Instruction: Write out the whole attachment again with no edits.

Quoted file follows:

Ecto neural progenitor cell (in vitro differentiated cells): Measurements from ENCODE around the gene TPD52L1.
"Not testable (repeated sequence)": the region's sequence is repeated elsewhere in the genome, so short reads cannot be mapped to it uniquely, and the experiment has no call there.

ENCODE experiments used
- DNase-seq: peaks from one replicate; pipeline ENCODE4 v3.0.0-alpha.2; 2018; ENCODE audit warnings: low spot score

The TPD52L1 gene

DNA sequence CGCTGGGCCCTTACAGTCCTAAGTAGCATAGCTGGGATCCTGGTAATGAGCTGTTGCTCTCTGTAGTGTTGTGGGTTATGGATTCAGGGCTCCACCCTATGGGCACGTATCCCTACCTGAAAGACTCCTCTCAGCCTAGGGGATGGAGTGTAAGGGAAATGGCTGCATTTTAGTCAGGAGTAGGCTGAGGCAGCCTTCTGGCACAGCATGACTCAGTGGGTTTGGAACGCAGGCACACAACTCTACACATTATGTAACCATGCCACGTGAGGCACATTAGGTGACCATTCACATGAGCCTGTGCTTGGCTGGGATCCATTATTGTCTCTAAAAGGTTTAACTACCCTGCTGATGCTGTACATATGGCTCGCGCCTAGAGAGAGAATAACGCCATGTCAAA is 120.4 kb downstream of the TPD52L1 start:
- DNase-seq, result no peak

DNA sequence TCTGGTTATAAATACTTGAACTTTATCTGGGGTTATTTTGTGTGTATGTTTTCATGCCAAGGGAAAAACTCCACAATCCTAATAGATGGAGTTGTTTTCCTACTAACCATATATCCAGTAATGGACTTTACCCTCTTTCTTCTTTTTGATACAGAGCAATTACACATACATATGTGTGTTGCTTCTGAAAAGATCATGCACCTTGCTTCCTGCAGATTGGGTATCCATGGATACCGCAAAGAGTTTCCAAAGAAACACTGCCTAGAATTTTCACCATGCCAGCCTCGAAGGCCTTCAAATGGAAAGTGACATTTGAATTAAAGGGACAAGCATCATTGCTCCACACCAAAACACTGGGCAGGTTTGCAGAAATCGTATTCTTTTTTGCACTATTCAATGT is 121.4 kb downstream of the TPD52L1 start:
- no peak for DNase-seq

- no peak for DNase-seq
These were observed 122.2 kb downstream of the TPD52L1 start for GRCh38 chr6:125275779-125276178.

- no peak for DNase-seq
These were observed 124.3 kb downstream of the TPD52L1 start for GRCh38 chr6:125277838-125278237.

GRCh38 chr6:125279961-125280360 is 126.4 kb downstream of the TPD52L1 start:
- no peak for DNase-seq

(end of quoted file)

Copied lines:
Ecto neural progenitor cell (in vitro differentiated cells): Measurements from ENCODE around the gene TPD52L1.
"Not testable (repeated sequence)": the region's sequence is repeated elsewhere in the genome, so short reads cannot be mapped to it uniquely, and the experiment has no call there.

ENCODE experiments used
- DNase-seq: peaks from one replicate; pipeline ENCODE4 v3.0.0-alpha.2; 2018; ENCODE audit warnings: low spot score

The TPD52L1 gene

DNA sequence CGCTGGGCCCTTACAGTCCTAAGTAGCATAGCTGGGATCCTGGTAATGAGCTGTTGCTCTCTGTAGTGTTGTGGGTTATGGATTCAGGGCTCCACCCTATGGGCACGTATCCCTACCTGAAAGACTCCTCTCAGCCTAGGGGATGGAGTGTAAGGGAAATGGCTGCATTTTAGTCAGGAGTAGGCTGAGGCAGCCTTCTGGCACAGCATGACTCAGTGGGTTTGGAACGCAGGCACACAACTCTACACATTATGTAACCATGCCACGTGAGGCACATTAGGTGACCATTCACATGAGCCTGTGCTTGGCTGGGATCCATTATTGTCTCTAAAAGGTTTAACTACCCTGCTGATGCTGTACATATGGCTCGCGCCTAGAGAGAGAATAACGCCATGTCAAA is 120.4 kb downstream of the TPD52L1 start:
- DNase-seq, result no peak

DNA sequence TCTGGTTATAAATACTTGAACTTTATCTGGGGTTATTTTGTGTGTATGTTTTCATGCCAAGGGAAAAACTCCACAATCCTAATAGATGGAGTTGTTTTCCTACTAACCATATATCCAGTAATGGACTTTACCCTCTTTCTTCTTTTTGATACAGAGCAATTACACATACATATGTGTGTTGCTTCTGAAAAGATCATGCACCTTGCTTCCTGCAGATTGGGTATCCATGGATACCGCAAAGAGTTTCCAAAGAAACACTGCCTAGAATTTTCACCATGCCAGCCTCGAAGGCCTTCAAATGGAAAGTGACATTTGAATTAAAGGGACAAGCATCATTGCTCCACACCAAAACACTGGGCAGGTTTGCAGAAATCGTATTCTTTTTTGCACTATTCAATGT is 121.4 kb downstream of the TPD52L1 start:
- no peak for DNase-seq

- no peak for DNase-seq
These were observed 122.2 kb downstream of the TPD52L1 start for GRCh38 chr6:125275779-125276178.

- no peak for DNase-seq
These were observed 124.3 kb downstream of the TPD52L1 start for GRCh38 chr6:125277838-125278237.

GRCh38 chr6:125279961-125280360 is 126.4 kb downstream of the TPD52L1 start:
- no peak for DNase-seq